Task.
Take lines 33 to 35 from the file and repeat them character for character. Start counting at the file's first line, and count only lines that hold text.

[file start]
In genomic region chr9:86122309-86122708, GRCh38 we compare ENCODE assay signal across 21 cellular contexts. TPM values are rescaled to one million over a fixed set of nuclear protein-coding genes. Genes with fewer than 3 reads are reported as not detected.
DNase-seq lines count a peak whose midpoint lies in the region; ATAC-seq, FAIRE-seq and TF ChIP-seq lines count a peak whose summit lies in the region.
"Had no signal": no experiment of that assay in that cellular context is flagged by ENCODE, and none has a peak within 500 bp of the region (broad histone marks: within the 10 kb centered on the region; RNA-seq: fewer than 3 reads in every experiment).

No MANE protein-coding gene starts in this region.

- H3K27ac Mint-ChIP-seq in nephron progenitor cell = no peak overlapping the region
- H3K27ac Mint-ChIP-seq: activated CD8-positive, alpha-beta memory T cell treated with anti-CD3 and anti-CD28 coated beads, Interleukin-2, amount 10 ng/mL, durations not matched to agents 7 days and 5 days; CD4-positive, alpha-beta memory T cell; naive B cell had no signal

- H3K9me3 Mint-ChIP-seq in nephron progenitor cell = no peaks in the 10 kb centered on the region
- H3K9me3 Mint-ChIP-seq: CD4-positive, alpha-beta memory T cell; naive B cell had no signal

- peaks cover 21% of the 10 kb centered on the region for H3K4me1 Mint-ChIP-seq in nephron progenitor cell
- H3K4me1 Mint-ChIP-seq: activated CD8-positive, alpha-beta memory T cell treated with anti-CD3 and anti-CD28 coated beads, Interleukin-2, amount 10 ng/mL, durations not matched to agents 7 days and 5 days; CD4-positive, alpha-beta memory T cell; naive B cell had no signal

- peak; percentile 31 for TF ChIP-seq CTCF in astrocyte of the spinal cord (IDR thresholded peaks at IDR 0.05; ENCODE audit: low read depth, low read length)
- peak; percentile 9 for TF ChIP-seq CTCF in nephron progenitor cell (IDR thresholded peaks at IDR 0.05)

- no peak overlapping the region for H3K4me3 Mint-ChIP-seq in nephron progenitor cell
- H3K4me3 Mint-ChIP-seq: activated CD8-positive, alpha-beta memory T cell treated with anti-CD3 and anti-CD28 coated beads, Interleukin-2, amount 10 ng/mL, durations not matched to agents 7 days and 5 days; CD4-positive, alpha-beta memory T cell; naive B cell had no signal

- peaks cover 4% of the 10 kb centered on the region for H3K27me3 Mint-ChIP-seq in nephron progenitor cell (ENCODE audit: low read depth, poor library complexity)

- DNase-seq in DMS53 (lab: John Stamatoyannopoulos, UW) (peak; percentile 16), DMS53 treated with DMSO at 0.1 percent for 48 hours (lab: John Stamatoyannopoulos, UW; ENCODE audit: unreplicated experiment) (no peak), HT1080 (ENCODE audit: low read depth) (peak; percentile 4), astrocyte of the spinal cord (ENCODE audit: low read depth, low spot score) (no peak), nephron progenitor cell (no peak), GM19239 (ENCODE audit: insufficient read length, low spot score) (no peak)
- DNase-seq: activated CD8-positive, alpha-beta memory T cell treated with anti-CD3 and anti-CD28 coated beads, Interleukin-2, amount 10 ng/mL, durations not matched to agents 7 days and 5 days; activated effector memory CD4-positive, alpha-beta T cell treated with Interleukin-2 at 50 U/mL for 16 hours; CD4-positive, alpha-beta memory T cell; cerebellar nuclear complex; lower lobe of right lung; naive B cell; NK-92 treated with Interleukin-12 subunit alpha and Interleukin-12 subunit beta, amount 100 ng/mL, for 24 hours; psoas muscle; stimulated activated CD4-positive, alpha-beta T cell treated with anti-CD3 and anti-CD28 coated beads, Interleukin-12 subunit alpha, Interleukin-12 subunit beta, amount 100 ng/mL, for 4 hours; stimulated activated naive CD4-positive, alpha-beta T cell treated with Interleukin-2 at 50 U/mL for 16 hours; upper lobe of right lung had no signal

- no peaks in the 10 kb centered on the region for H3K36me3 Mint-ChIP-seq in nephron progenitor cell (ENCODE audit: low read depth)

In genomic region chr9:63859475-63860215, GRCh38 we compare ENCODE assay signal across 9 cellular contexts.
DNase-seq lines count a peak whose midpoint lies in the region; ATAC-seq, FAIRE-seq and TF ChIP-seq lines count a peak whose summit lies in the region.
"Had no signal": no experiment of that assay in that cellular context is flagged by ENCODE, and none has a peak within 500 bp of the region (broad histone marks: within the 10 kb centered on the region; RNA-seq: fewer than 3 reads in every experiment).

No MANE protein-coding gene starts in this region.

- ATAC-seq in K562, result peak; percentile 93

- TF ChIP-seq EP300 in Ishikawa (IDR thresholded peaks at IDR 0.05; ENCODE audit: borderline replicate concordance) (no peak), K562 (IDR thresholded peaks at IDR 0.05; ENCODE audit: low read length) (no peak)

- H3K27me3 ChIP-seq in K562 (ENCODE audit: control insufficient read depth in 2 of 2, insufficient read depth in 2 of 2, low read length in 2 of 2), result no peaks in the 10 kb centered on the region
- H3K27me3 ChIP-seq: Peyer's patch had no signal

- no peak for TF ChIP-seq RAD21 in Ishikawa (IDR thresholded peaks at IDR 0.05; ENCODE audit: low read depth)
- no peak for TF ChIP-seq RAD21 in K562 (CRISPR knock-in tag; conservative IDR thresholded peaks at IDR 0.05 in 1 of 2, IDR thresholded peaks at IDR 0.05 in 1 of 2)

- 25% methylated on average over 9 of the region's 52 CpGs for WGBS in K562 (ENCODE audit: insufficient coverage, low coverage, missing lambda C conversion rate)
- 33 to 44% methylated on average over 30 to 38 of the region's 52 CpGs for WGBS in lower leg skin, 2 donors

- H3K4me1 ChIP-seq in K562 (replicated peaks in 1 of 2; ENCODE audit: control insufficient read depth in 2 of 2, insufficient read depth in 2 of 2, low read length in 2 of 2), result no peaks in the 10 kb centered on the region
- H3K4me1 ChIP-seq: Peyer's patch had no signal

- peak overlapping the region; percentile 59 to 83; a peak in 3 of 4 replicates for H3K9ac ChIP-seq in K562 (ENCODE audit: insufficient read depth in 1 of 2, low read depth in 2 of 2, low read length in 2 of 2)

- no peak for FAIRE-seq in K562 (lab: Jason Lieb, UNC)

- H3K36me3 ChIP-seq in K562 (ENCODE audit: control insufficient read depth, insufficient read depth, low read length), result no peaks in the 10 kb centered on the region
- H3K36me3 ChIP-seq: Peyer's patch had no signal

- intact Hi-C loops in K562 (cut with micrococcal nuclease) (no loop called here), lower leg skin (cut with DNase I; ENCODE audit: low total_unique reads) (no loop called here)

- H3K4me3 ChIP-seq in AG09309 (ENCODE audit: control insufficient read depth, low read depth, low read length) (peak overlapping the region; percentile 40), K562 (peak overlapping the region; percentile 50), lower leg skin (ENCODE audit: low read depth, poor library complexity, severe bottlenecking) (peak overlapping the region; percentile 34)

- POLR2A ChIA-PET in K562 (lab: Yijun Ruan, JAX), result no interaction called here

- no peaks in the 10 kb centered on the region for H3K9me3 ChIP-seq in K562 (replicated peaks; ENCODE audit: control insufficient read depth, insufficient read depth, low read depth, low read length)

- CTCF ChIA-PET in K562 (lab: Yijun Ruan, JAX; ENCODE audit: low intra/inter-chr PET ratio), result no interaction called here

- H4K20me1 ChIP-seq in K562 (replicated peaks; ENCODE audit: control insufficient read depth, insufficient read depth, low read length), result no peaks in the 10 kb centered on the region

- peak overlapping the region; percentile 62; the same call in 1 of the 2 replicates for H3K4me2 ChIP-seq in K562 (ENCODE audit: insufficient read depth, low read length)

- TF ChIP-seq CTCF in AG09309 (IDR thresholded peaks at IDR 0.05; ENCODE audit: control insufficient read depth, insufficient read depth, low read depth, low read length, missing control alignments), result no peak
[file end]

- peak overlapping the region; percentile 59 to 83; a peak in 3 of 4 replicates for H3K9ac ChIP-seq in K562 (ENCODE audit: insufficient read depth in 1 of 2, low read depth in 2 of 2, low read length in 2 of 2)

- no peak for FAIRE-seq in K562 (lab: Jason Lieb, UNC)

- H3K36me3 ChIP-seq in K562 (ENCODE audit: control insufficient read depth, insufficient read depth, low read length), result no peaks in the 10 kb centered on the region